What is a tight switchback?

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asked Jul 18, 2023 in General Travel by Vasylevis (1,490 points)
What is a tight switchback?

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answered Dec 3, 2023 by Blackbiden (5,850 points)
A tight switchback is a road or trail that has a turn that's too tight for the front and rear wheel to take the same line.

A switchback is a road which goes up a steep hill in a series of sharp bends, or a sharp bend in a road.

Switchback roads can look like hair pins or ZigZag and have many twist and turns to them.

Basically switch back roads or trails are a zigzag road, trail, or section of railroad tracks for climbing a steep hill.

A switchback is a curve that completely reverses the direction of a road.

The switchback roads are typically used in steep topography where the ground slope between two control points is greater than the allowable grade of the road.

A switchback lengthens road to allow more gain in elevation while maintaining the allowable grade.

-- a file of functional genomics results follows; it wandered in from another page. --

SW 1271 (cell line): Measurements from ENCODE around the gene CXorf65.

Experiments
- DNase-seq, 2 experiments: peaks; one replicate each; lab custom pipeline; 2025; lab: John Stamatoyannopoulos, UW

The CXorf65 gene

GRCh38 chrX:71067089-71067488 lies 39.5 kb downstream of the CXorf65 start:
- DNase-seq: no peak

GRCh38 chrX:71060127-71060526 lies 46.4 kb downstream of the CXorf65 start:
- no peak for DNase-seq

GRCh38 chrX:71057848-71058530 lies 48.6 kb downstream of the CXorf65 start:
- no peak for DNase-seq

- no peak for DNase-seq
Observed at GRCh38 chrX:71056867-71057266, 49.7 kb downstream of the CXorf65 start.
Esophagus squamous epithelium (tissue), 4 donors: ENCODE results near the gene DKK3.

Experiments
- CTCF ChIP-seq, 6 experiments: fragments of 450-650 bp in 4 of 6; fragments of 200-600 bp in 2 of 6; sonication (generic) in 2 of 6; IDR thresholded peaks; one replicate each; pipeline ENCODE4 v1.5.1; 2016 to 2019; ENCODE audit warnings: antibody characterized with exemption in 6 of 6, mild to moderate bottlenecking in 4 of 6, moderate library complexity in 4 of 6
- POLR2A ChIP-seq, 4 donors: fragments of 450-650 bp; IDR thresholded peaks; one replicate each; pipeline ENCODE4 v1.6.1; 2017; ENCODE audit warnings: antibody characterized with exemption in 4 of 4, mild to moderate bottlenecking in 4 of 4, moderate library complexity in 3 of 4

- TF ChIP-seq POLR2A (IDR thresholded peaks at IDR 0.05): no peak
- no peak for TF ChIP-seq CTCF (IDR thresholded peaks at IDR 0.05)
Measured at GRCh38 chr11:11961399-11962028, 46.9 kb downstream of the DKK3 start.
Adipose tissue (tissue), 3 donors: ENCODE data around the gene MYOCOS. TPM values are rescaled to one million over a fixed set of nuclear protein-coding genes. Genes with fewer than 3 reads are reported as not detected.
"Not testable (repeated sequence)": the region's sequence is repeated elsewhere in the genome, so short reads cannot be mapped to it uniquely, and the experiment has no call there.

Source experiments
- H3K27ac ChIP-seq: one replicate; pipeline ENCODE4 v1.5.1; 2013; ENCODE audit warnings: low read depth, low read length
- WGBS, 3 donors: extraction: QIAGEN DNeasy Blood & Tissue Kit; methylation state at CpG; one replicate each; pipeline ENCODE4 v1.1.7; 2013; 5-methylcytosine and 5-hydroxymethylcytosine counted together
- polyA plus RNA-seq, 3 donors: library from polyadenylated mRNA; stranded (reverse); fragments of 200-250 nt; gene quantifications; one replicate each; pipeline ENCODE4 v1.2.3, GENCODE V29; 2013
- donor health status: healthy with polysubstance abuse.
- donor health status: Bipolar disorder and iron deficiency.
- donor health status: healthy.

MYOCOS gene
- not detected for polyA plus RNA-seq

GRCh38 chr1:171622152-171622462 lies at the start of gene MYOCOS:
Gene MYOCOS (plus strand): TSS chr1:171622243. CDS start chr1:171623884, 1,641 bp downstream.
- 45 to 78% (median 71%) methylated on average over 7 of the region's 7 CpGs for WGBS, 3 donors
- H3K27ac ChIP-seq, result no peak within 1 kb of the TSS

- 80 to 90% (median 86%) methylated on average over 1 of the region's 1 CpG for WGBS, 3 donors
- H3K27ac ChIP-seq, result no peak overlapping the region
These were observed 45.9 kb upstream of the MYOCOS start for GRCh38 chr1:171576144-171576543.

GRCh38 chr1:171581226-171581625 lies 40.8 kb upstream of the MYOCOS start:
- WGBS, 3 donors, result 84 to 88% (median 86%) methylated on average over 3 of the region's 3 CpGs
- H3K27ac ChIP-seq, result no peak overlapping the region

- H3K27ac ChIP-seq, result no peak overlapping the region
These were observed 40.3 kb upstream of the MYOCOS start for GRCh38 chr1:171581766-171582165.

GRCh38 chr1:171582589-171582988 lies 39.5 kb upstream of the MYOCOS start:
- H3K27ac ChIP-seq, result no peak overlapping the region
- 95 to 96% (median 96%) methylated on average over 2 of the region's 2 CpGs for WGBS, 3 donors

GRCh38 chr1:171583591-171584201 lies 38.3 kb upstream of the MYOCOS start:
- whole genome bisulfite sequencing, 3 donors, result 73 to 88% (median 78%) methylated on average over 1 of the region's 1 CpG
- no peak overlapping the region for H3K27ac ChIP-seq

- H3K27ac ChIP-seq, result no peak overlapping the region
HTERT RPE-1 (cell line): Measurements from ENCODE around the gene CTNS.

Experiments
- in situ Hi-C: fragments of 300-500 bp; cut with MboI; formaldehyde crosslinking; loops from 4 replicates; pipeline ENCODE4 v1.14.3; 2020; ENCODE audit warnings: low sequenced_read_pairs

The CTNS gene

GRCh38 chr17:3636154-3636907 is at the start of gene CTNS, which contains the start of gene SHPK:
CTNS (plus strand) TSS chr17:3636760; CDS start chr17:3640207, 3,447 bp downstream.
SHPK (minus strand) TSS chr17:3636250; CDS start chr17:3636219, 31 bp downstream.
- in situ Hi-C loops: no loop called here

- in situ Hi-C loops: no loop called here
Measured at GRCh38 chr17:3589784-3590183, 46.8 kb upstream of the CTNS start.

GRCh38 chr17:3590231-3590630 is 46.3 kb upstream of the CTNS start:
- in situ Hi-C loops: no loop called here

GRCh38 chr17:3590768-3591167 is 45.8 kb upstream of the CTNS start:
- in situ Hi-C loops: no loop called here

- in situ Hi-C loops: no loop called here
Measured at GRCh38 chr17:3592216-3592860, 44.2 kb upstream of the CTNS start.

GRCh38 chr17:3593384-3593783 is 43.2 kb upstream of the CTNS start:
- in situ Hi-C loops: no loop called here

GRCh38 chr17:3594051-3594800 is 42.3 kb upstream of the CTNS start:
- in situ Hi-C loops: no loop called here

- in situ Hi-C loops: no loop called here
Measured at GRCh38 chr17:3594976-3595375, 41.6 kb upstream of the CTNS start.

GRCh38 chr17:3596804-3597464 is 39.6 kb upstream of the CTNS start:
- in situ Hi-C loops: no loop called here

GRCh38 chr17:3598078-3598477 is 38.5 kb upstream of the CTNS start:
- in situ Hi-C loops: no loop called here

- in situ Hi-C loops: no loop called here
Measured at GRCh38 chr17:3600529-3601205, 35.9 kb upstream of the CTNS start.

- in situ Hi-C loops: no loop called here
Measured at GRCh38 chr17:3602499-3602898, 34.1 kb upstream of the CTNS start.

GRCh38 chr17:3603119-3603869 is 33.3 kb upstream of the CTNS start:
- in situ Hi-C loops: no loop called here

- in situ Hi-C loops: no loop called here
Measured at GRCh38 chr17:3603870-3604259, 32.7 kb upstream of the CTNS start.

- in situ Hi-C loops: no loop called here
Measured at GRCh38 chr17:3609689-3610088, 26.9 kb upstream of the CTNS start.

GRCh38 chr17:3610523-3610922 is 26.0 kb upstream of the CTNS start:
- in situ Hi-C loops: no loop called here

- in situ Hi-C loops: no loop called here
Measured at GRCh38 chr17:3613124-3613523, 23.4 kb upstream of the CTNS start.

In the U.S., we call the mountainous roads "switchback" roads, with the individual turns called "hairpin" turns.

In contrast to monotonously straight desert highways, Lombard Street, in San Francisco, incorporates eight hairpin turns in one quarter-mile block, making it what locals call the “world's crookedest road”.

If you see a road on a map that is in a ZigZag fashion then it's a mountain road or switchback road that can be hard to navigate especially if you've never driven or ridden on the switch back roads.

You have to drive slower and be more cautious on a switchback road than you would on a straight or less curvy road.

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